Trek Launches Domane

Trek’s Decoupler or what Volagi called a bow or what another fitness company called a Bowflex

As if on queue, after I wrote that John Burke counts his beans wishing Lance was still racing, Trek releases the Domane. It’s a bike for the cobbles that addresses “the problems of increased rider fatigue, rear wheel traction, and power efficiency over long courses with rough pavement, gravel, and cobblestones.” All problems we’ve faced when racing the Tuesday Worlds or lining up for the weekend, office park crit. You can read the PR here and I’ll parse out the marketing terms.

  • Domane is Italian – Of course it is and so are cobbles and Spartacus!

  • A unique technology called IsoSpeed, a functional decoupler that separates the ride-tuned seat mast from the top tube – they detached the top tube from the seat top, like what Volagi did.

  • Unparalleled vertical compliance also increases rear wheel traction over rough surfaces, ensuring that every pedal stroke contributes to greater forward acceleration, instead of bouncing the off of harsh cobbles – more bounce to the ounce!

Remember a few weeks ago, I tweeted

Meanwhile a Pro is suffering somewhere on 400-yr old roads and the bike industry is still trying to market that as relevant to the consumer.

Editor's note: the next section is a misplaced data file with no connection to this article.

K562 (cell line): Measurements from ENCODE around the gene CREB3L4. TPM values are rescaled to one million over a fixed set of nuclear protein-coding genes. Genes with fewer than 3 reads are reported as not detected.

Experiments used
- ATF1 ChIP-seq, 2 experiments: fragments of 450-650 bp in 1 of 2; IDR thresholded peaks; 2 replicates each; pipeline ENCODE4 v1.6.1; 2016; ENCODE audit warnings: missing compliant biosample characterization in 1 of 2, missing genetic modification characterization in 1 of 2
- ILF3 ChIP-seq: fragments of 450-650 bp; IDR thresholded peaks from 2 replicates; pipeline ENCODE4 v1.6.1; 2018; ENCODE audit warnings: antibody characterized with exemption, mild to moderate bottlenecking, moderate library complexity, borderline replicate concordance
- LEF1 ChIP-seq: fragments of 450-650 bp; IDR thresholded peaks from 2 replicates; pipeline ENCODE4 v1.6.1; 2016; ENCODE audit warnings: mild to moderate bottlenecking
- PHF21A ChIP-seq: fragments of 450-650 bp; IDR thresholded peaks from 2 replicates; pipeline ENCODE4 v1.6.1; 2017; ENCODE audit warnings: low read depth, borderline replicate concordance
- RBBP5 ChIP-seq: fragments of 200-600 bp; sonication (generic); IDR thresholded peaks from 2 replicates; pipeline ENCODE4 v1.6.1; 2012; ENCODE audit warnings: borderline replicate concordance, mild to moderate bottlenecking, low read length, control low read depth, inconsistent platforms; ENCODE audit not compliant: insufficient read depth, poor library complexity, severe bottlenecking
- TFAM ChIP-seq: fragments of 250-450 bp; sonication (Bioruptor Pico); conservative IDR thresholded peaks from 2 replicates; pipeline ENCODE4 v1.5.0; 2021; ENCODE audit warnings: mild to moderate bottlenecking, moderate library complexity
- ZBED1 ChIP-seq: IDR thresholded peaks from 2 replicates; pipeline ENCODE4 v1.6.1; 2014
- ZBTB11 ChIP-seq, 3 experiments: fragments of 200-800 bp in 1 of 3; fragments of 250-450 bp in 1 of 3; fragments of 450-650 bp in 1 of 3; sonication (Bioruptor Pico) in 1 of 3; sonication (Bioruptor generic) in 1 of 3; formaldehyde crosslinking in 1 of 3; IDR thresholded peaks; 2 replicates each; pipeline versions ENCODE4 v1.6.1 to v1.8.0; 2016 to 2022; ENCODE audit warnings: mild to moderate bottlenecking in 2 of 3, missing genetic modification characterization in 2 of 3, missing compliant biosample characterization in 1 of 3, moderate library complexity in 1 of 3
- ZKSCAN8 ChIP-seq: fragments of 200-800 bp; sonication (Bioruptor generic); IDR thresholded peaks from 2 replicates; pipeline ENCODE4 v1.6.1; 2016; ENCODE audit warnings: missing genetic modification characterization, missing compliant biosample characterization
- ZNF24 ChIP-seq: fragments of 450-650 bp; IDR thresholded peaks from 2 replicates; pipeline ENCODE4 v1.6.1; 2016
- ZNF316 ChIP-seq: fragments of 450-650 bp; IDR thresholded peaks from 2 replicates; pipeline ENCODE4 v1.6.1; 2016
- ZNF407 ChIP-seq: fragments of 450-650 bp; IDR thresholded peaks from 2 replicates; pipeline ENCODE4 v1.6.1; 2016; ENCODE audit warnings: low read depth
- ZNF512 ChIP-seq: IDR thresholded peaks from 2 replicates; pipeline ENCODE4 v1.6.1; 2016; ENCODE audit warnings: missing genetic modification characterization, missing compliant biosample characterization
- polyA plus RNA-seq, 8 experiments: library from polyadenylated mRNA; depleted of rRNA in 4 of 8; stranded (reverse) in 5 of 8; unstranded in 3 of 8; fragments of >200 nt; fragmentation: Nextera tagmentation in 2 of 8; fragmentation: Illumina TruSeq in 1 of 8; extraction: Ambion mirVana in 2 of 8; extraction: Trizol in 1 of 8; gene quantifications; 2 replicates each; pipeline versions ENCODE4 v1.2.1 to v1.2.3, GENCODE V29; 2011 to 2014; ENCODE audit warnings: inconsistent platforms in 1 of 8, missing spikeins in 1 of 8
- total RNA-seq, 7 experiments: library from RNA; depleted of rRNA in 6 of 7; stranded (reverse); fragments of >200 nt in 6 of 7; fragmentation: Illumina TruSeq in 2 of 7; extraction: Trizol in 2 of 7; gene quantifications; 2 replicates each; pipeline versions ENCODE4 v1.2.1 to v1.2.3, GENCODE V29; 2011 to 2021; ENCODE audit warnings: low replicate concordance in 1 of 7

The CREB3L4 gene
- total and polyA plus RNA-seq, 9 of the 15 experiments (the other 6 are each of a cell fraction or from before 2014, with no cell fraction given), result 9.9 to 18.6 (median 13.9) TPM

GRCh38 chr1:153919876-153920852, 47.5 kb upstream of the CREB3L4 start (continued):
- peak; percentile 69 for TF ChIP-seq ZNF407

Decoupling is the new way to get horizontal stiffness and vertical compliance.

When was the last time you raced over cobbles? And there’s a long history of the industry releasing technology for the cobbles that has little relationship to the consumer. Bianchi had full suspension, there’s been front suspension, and of course Zertz! There’s also massive pressure on Spartacus to deliver and have us chant his name. Spartacus has a new domain! Find it at

Irony isn’t lost either that Trek’s boring e-bikes fall to the background while Specialized’s Turbo comes to the front or the Domane’s IsoSpeed, Volagi-derived gimmick is like a Zertz elastomer.

A hundred years into the bike industry, a couple decades of carbon, and just now they’re detaching tubes from each other? What’s next, leaf springs like the Kestrel? Would’ve been way cooler for Trek to bring back the Flying-V bike or this Trimble.

See more photos lightboxed on G+ and Flickr.

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